Goodbye, meter reader. Hello, smart meter.
Avista Corp. is continuing to install smart meters across its service area, with residents on Spokane’s South Hill the latest recipients of the advanced metering technology.
The energy company already has installed 100,000 smart electric meters and smart gas modules in Washington, marking a milestone toward the complete deployment of 424,000 meter and module upgrades anticipated to be complete in fall 2020.
“Everybody’s going to get a new meter,” said Josh DiLuciano, Avista’s director of electrical engineering. “We’re going to touch all of our customers.”
The benefits of smart meters are many, DiLuciano said, but the most direct is the responsiveness it will bring to the grid.
For most Avista customers right now, their home is on its own. If the power goes out, the homeowner has to call Avista, which will send a worker to assess and fix the problem. A smart meter, however, will notify Avista when the power’s out. The outage could be identified and remedied before the resident even knows.
During the 2015 windstorm, when gale-force winds disrupted electricity to 180,000 Avista customers, some people were without power for 10 days. DiLuciano said the utility could have restored power much sooner if the smart meters had been in place.
Beyond that, the meters will act something like a Fitbit for the home, tracking usage peaks and valleys. Using the near-realtime data supplied to customers through their online accounts, a savvy homeowner could alter electricity or gas usage depending on what they see. For instance, watching appliances sap daytime electricity while you’re at work may convince you to unplug some of the unnecessary machines and save on so-called “energy vampires.”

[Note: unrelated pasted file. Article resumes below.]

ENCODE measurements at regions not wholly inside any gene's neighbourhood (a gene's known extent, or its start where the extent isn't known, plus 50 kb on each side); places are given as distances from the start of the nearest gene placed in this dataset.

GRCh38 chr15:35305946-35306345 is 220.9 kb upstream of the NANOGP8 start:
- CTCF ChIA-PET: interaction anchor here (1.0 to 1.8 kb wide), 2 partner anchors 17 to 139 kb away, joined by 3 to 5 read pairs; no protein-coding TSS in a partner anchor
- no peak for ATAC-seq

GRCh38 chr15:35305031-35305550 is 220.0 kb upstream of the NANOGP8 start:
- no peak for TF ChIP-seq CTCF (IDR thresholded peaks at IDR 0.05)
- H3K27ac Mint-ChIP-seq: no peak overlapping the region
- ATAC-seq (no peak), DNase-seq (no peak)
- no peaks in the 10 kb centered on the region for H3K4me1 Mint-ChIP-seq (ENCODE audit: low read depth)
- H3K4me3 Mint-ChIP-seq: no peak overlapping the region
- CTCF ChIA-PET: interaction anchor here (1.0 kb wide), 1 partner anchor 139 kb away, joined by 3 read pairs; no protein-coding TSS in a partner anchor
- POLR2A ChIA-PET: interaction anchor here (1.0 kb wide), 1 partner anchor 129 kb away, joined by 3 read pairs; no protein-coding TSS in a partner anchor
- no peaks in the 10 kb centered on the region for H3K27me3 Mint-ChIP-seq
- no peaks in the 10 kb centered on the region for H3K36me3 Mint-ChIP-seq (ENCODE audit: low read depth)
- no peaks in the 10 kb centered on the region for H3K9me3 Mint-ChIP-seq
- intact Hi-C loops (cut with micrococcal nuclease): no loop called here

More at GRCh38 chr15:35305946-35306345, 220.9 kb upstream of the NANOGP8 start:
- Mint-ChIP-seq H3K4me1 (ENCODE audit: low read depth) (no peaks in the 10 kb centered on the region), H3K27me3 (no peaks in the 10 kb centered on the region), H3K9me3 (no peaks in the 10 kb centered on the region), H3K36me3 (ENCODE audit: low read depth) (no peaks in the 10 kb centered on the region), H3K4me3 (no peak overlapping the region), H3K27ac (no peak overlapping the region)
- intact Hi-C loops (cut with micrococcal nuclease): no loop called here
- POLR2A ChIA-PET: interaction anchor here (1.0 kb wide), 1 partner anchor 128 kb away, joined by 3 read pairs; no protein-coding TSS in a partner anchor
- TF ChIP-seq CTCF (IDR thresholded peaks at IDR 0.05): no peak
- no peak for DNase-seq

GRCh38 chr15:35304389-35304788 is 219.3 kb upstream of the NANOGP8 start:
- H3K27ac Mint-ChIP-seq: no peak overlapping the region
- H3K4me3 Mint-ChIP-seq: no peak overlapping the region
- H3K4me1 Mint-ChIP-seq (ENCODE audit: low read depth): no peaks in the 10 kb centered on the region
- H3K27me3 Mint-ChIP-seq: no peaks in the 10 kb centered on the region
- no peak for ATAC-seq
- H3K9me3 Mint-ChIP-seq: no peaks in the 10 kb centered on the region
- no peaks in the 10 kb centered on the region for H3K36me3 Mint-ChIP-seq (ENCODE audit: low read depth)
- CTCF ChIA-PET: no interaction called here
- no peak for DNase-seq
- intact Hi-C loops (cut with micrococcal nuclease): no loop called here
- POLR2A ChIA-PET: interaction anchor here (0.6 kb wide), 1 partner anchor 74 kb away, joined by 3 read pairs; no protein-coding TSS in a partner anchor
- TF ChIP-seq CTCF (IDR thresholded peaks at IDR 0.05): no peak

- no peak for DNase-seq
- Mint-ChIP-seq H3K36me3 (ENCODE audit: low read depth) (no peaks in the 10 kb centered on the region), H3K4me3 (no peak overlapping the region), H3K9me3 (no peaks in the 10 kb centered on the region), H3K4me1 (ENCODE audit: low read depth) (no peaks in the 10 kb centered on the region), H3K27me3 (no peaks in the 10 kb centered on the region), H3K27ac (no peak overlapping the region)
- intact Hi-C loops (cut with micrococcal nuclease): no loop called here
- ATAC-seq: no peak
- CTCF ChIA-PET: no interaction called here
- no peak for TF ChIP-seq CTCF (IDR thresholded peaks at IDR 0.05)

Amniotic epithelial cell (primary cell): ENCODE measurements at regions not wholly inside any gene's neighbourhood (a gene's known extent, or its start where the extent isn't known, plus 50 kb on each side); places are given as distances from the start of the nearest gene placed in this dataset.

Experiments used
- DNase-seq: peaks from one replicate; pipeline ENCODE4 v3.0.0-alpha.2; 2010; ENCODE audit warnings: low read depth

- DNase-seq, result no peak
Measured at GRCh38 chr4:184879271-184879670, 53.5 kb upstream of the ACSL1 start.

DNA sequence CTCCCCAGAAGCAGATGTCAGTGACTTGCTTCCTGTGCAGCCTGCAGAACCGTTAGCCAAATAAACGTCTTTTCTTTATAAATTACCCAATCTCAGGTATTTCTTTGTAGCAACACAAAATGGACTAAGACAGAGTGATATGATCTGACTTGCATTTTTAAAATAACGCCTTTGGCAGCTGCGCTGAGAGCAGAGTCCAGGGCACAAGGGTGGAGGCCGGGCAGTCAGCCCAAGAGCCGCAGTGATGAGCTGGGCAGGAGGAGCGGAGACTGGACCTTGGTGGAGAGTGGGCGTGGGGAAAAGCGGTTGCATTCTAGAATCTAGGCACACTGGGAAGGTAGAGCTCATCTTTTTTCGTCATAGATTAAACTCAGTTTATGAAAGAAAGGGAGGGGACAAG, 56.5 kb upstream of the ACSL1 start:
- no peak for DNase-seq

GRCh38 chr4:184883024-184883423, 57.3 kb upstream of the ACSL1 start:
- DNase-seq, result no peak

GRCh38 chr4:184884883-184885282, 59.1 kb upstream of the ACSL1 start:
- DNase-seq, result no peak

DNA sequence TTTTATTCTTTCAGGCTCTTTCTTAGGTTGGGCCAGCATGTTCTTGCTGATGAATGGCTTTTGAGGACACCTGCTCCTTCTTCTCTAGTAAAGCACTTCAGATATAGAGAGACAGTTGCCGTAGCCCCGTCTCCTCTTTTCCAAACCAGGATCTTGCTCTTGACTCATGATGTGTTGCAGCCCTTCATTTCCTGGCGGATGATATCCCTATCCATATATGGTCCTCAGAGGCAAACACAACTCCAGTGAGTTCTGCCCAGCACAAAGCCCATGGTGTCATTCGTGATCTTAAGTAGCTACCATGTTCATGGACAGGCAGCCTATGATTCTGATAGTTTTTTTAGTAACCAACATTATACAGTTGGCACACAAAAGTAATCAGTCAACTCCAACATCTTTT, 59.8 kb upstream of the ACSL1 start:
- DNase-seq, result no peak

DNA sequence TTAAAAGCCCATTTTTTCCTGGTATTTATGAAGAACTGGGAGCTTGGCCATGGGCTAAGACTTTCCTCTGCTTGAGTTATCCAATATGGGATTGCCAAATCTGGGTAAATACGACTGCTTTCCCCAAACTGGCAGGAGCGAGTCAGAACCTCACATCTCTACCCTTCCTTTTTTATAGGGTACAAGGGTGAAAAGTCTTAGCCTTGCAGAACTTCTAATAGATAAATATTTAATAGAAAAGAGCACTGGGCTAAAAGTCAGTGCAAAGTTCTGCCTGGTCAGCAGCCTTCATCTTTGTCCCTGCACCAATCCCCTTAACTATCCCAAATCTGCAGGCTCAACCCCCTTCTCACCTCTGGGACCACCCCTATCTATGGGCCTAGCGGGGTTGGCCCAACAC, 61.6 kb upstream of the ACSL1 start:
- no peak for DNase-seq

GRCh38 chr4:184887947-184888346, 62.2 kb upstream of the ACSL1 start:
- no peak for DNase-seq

The $165 million project is moving quickly. Swapping out an old meter for a new smart one takes about two minutes, with some additional time spent while a technician examines the existing device for fire hazards. The meters are being installed by a contractor, Wellington Energy, a Pennsylvania-based company that has installed smart meters around the country over the past 15 years. The company has 40 technicians in the field and replaced about 1,600 meters per day in July.
Electric customers will experience a short outage. Gas customers will not. The technician will leave a flyer on the front door to let residents know when the installation is complete.
The new meters were designed and manufactured by Itron, the Liberty Lake-based company that has smart meters deployed on every continent but Antarctica.
About 60% of U.S. households have smart meters, according to the Edison Electric Institute, which estimates that 76 million have been deployed nationally. Though most American households now have smart meters, concerns about security, privacy and health continue to worry some.
Avista says customer privacy is safeguarded. Smart meters measure customers’ energy use and send the information to a network router installed on a nearby utility pole. The data is sent to Avista through a secure satellite or cellular signal. The meters don’t store or transmit personal customer information, such as names or addresses. Encrypted information about energy use is sent through low-power-frequency radio waves to Avista. The utility matches the data about energy use with customer information.
The information is transmitted three times daily, which puts the radio frequency exposure from smart meters at a fraction of other household devices, such as cellphones and microwaves, according to Avista.
As for health concerns, Avista refers to research done by the Electric Power Research Institute, which shows that smart meters emit far less dense radio waves than a television, microwave or cellphone.
Even so, Avista customers can “opt out” of receiving a smart meter by paying a $75 upfront fee. Those customers will continue to pay $5 a month to have their meter read. The fees are set by the state. To date, fewer than than 1,000 customers have opted out, which equates to about 1% of people who have received smart meters.
Before the update to technology, Avista employed 47 people who read meters. Avista said 27 of those people have either found new positions or retired.
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